"Prior research based on automated claims data had raised some hope—and maybe some hype—for statins as a way to prevent and treat infections including pneumonia," said Sascha Dublin, MD, PhD, a physician at Group Health and assistant investigator at Group Health Center for Health Studies. "But when we used medical records to get more detailed information about patients, our findings didn't support that approach."
Conflicting medical studies are nothing new. We see them all the time. Science is often messy and we get to the truth by fits and starts – and that can sometimes take years.
Today we’ve news of new research on statins, presented at the annual meeting of the IDSA, the Infectious Diseases Society of America, in Philadelphia.
Maryn McKenna Contributing Writer
Oct 29, 2009 (CIDRAP News) – Commonly available drugs that are sold in lower-cost generic versions improve the survival of patients hospitalized for seasonal influenza, researchers reported today, raising the possibility of a widely available treatment that could be used in a severe flu pandemic if other drugs are in short supply.
The research, by the US Centers for Disease Control and Prevention (CDC) and scientists in several states, is part of a slate of new flu reports being presented this weekend at the annual meeting of the Infectious Diseases Society of America (IDSA) in Philadelphia. Also on the agenda: findings that flu vaccination of pregnant women has a protective effect on their babies both before and after birth, and news of what may be the first person-to-person transmission in the United States of H1N1 flu strains resistant to antiviral drugs.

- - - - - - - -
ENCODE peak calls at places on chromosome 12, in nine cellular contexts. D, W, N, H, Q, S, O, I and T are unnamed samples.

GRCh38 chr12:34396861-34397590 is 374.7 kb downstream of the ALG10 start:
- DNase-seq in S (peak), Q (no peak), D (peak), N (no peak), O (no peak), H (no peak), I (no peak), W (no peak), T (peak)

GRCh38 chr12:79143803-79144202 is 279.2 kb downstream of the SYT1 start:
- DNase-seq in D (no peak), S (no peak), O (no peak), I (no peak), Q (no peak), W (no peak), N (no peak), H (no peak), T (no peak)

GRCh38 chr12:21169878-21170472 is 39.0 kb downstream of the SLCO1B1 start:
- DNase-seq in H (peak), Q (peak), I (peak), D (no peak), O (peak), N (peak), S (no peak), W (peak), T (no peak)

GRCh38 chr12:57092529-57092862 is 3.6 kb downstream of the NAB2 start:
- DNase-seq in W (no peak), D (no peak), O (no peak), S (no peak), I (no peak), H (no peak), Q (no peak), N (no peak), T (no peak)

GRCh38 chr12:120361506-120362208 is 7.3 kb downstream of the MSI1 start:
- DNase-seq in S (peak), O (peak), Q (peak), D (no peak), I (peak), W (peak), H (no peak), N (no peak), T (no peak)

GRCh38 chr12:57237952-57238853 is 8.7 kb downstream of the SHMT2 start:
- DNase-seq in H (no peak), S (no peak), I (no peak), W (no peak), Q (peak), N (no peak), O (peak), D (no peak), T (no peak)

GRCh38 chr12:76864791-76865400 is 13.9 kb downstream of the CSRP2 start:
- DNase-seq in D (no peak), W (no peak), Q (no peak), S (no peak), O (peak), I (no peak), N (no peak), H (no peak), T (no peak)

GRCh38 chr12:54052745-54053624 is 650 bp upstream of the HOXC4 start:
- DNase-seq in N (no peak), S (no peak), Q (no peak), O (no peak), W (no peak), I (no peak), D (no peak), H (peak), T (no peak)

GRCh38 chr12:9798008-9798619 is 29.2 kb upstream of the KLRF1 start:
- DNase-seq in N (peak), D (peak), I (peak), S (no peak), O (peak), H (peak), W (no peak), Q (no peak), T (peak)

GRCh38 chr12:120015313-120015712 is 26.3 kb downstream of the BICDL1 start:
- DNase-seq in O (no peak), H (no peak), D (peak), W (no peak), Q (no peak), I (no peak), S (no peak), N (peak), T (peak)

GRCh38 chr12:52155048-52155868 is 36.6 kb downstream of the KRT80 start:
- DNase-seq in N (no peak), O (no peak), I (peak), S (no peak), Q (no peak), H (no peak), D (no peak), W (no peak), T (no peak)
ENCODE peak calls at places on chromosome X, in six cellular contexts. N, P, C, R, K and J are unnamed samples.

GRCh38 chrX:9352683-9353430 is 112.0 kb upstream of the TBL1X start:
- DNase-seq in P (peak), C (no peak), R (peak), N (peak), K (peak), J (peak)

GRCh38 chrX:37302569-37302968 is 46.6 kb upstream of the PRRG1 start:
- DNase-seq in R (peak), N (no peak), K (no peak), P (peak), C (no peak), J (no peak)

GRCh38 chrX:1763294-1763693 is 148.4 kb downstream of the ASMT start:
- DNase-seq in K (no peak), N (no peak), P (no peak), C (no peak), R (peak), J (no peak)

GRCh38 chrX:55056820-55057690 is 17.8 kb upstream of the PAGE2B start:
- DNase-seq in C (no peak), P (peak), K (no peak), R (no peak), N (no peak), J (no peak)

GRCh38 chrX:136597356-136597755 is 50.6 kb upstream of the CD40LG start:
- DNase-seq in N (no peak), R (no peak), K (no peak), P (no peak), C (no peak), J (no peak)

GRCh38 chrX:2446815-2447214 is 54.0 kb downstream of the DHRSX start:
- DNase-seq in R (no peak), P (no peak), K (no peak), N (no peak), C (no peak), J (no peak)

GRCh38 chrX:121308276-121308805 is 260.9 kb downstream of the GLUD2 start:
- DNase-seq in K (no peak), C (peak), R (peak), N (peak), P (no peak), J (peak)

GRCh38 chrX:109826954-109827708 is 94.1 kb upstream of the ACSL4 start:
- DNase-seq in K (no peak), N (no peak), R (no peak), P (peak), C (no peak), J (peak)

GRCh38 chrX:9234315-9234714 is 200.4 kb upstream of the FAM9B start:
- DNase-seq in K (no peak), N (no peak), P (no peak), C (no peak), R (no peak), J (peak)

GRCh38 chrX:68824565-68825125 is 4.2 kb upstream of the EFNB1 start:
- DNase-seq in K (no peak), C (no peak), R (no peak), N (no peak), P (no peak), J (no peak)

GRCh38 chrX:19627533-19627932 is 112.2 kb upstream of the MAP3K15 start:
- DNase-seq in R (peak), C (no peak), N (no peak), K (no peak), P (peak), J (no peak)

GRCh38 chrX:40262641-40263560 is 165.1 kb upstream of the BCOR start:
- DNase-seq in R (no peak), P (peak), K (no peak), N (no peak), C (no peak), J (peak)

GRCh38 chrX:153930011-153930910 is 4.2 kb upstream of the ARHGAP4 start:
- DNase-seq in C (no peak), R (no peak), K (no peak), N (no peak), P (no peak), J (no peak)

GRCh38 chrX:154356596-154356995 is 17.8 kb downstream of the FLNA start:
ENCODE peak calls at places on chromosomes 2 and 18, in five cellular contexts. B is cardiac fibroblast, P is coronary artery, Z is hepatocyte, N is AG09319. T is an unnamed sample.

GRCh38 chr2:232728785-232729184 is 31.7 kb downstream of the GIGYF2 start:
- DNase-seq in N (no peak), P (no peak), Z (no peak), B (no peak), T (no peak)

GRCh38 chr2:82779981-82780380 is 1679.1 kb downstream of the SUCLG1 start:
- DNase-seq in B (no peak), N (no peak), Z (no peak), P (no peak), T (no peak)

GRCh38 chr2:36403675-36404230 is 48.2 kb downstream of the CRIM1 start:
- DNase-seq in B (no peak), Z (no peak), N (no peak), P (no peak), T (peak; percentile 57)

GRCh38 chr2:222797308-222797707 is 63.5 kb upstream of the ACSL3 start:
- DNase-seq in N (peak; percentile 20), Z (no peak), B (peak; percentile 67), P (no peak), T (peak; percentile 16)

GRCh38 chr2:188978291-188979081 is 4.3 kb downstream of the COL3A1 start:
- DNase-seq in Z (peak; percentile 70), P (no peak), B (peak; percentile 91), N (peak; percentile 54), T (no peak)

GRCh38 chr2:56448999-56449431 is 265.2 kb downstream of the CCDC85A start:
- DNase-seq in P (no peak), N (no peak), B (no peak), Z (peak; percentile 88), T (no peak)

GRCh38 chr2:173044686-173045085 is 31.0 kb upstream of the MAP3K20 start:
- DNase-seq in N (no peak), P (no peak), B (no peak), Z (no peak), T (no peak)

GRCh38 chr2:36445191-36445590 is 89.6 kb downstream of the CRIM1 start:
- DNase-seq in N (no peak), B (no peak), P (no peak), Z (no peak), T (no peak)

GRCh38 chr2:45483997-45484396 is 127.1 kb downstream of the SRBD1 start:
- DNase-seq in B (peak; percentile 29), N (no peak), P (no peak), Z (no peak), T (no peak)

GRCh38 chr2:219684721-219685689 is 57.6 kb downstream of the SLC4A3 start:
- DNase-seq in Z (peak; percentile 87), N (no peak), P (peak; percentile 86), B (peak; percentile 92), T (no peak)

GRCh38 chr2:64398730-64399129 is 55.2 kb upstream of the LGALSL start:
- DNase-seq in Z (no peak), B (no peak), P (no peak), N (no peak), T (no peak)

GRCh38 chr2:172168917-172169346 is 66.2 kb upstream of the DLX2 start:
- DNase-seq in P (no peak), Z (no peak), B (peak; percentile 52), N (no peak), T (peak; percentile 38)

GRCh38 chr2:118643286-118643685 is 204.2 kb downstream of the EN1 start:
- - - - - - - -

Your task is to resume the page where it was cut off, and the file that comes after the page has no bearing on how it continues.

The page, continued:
The research presented Thursday examined the effect of the cholesterol-lowering drugs called statins on the clinical course of people who were already taking the drugs and then were hospitalized with lab-confirmed flu infections in the 2007-08 flu season. Those who were already on statins were half as likely to die, Meredith Vandermeer of the Oregon Public Health Division said during a press briefing at the state of the meeting.
The patients were identified via surveillance in 10 states conducted by the CDC’s Emerging Infections Programs; data on their lab results, prescriptions and outcome were drawn from reviews of their medical records. There were 2,800 lab-confirmed cases of flu in the surveillance results, Vandermeer said; 801 of those patients were recorded as taking statins during their hospital stay, presumably because they had been prescribed them before admission. Among the 2,800, 17 people who were on statins died, versus 64 were not on statins. Proportionally, that is 2.1% of those on statins and 3.2% of those not taking the drugs—a risk reduction of approximately half, Vandermeer said.
Maryn’s article has additional details, plus reports on vaccine benefits in pregnant women, and the transmission of resistant H1N1 at a summer camp. Follow the link to read it in it’s entirety.
While not conclusive, this latest study offers some additional tantalizing evidence that statins might someday play a role in the treatment of influenza and pneumonia.
Further studies and controlled trials are needed, of course, before we can know for sure.
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Sharon interviewed Dr. Fedson last may, and you can listen to that archived show at 05/18/09 Guest Dr. David Fedson.